Zappos CEO Tony Hsieh
By Zack Guzman/ CNBC
Many business leaders have speculated about the perfect recipe for successful entrepreneurship, but for Zappos CEO Tony Hsieh it’s more about creative freedom.
It’s something he learned at an early age when he tried opening a worm farm at 8 years old, and has since relearned over the years, navigating the sale of his shoe company Zappos to Amazon for $1.2 billion in 2009.
“What I love about being an entrepreneur is that it’s really about creativity,” Hsieh told CNBC. “I think people that love being creative, love being handed a bunch of different constraints and then try to figure out what to do with it — those are the are people that [should] want to be entrepreneurs.”
And it’s this creativity that differentiates entrepreneurial thinking from the more traditional reasoning that might be expected from an MBA, Hsieh said, highlighting a metaphor originally laid out by University of Virginia professor Saras Sarasvathy.
“If you look at typical MBAs versus entrepreneurs and asked them to go make some sort of dish … what a typical MBA might do is decide what they want to make, Google it, go find the recipe and then go buy those ingredients and then follow that recipe and make that great dish,” he said.
“What an entrepreneur would do is open up the refrigerator and the cupboards and see what ingredients there are and then cobble together something that’s never been made before. They’re both different approaches to business and there’s value in both, but for me I prefer the second approach because it allows for a lot more creativity.”
Hsieh has no doubt tried to instill this emphasis on creativity into the core of his shoe business at Zappos, where a tenet of company culture is to “create fun and a little weirdness.” Recently, in an attempt to ensure Zappos employees have the same incentive for creativity as entrepreneurs, Hsieh rid his company of direct manager roles and opted to install a self-management system known as Holacracy.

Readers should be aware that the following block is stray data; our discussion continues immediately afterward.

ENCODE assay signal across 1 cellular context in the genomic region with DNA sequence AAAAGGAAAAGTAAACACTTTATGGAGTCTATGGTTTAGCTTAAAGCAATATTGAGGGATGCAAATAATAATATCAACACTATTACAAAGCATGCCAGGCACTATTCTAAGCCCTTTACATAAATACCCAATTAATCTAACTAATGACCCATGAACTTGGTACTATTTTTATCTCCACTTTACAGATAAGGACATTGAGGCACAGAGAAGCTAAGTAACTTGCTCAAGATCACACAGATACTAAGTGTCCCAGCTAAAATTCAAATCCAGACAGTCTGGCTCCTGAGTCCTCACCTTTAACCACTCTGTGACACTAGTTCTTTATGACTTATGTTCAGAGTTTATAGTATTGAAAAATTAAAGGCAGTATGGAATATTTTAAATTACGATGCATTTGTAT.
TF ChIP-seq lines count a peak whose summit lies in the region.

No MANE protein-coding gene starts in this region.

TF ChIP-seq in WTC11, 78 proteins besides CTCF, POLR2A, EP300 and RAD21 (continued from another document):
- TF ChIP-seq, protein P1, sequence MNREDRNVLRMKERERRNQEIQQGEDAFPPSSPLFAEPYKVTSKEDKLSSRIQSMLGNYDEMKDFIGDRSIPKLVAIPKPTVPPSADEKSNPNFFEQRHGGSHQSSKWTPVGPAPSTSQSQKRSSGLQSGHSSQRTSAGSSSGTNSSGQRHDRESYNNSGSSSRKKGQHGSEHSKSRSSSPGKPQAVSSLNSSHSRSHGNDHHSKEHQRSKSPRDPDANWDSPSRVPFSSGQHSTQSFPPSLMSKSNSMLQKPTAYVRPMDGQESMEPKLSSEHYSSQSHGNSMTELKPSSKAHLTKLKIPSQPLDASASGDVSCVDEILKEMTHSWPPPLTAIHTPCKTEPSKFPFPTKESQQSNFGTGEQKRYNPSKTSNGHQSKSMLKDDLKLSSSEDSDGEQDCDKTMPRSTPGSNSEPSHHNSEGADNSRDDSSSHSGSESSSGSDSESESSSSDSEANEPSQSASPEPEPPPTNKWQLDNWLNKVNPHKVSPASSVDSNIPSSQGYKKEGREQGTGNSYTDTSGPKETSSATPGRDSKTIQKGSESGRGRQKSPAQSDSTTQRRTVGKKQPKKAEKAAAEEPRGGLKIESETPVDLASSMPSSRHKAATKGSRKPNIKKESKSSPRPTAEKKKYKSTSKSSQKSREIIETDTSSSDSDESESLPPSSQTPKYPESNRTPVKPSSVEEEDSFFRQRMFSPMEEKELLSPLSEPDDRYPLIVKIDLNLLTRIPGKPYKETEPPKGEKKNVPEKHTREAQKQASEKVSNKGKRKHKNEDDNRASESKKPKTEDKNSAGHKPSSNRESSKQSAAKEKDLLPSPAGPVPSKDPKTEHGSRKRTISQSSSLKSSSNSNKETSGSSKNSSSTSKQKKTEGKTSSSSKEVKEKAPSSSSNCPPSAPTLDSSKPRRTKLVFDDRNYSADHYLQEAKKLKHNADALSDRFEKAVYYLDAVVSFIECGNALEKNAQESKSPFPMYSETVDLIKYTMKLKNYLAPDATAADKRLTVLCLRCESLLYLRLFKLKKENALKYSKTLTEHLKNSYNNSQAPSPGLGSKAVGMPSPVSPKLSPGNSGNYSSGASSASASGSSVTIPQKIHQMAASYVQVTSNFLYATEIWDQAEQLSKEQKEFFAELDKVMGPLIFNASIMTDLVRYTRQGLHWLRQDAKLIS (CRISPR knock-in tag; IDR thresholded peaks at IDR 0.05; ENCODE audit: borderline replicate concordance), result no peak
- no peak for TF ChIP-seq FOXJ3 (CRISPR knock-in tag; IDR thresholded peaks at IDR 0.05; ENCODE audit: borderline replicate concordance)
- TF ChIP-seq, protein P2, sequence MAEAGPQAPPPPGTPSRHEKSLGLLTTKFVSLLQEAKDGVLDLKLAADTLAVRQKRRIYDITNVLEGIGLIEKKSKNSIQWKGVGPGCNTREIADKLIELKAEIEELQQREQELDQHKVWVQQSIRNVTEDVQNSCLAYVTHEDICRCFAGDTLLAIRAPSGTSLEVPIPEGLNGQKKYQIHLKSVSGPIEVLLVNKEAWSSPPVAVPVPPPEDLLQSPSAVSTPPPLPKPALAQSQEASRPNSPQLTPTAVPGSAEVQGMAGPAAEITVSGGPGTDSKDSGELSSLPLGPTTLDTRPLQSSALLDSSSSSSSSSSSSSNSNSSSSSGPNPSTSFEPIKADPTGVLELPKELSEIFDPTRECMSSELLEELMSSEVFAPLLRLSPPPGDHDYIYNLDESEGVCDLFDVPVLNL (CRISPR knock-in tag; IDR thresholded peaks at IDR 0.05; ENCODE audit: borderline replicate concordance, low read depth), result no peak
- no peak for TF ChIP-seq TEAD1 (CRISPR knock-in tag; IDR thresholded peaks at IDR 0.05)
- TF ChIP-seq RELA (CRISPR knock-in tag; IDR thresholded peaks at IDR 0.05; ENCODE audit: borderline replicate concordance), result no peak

“The idea is every employee is really his or her own mini entrepreneur,” he said. Part of that process is making sure that the company emphasizes the characteristics that Hsieh thinks uniquely set entrepreneurs up for success. Citing one study, which looked at personality attributes that entrepreneurs tend to display more often than average, Hsieh revealed three traits successful entrepreneurs have.
“What they found was that [entrepreneurs] highly over-index for three things:
- “One is being comfortable with ambiguity.
- “Second is a strong sense of curiosity.
- “And third — not as strong as the first two but still over-indexing compared to the general population — is emotional intelligence,” he said.
“Those are things that we now are emphasizing even more as we move toward self-organization and self-management at Zappos,” said Hsieh.